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Figure 3: Magnetic resonance images on follow-up 1.5 years after initial presentation. (a) Regions of interests (ROI) were drawn in the putamen bilaterally for tractography of the anterior thalamic tract (ATT). Tractography of the ATT in the (b) patient showing asymmetrical loss of fibers bilaterally [right (white arrow) > left (white arrowhead)] and (c) healthy control showing preserved volume and symmetry of the tracts bilaterally (white block arrows). (d) ROIs drawn in the cerebellopontine region bilaterally for tractography of the corticospinal tracts (CST). Tractography of the CST in the (e) patient showing asymmetrical loss of fibers bilaterally [right (yellow block arrow) > left (yellow arrowhead)] and (f) healthy control showing preservation of the tracts bilaterally (yellow arrows)

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Ten months later, she succumbed to lung infection.

Characteristic MRI changes of CPM/EPM may not be apparent until the first 2 weeks of illness. [1] Our patient did not have MRI changes until 4 weeks after presentation. Typical changes on standard MRI are hypointensity on T1-weighted with associated hyperintensity on T2-weighted in the affected areas. These areas develop cytotoxic edema causing hyperintensity on FLAIR and restricted diffusion on DWI. [2] Abnormal pontine signal on T2-weighted follow-up imaging usually lags behind clinical improvement. [1] Hyperintensity on T2-weighted images is shown to persist for few years, more likely due to gliosis. [1] However, ADC values in the affected areas have shown to normalize with clinical improvement. [3] The persistence of hyperintensity on DWI, in some cases, is due to shine-through of T2 brightness. [3] In this patient, the DWI scan done 1.5 years later showed gliosis in the putamen and pons.

DTI allows objective assessment of the fiber tracts using tractography in which volume loss, displacement, and asymmetry of the fiber tracts can be obtained. DTI images can be processed to give fractional anisotropy (FA) and mean diffusivity (MD) values. Decreased FA and increased MD values indicate destruction of fiber tracts from demyelination and gliosis. [4] Two regions of interest in the CST and the ATR were drawn by two experienced neuroradiologists blinded to the patients to obtain the FA, MD, and tractography using Functool preinstalled in the workstation. The patient compared with the healthy control showed lower FA in these regions (FA CST: 0.26±0.17 vs 0.35±0.24 and ATR: 0.27±0.09 vs 0.30±0.15). Markedly higher MD was noted in these regions compared with the healthy control (>30% higher) [MD (×10−3 mm 2 /s) CST: 2.72±1.21 vs 1.31±0.74 and ATR: 1.10±0.26 vs 0.82±0.11].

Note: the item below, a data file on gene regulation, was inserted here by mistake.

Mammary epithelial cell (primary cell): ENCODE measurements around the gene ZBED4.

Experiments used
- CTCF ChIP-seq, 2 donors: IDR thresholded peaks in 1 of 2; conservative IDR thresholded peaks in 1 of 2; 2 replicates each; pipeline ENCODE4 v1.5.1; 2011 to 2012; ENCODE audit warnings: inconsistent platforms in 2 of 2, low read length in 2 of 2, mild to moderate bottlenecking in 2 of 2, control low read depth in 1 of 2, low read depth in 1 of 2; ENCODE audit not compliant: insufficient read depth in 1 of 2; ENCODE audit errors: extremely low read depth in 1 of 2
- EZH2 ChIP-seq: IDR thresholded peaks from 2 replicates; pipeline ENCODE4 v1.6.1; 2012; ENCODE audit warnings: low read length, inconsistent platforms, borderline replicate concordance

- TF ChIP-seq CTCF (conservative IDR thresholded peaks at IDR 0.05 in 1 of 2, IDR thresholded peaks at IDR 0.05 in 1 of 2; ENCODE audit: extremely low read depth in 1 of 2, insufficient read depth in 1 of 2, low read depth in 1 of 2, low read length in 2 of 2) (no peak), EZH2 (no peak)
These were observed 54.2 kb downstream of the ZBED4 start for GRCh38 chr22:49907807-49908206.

Most times treatment is supportive with poor outcome. [1] However, with medical advancement, latest treatment options have given significant neurologic improvement within a short period of time. [5] Therefore, the emphasis on DWI and DTI are nevertheless important for early diagnosis to initiate treatment and prevent irreversible brain damage. Long-term follow-up using DWI and DTI is also useful.

 » References Top

1.Chan CY, Lam HS, Jinkins JR. Clinics in diagnostic imaging (45). Osmotic myelinolysis (central potine myelinolysis). Singapore Med J 2000;41:45-8.  Back to cited text no. 1
2.Moritani T, Ekholm S, Westesson PL. Diffusion-weighted MR imaging of the brain. 2 nd ed.Germany: Springer; 2009. P.176-79.  Back to cited text no. 2
3.Cramer SC, Stegbauer KC, Schneider A, Mukai J, Maravilla KR. Decreased diffusion in central pontine myelinolysis. AJNR Am J Neuroradiol 2001;22:1476-9.  Back to cited text no. 3
4.Loh KB, Rahmat K, Lim SY, Ramli N. A hot cross bun sign from diffusion tensor imaging and tractography perspective. Neurol India 2011;59:266-9.  Back to cited text no. 4
5.Ludwig KP, Thiesset HF, Gayowski TJ, Schwartz JJ. Plasmapheresis and intravenous immune globulin improve neurologic outcome of central pontine myelinolysis occurring post orthotopic liver transplant Ann Pharmacother 2011;45:e10. Feb 8 (Epub ahead of print).  Back to cited text no. 5


  [Figure 1], [Figure 2], [Figure 3]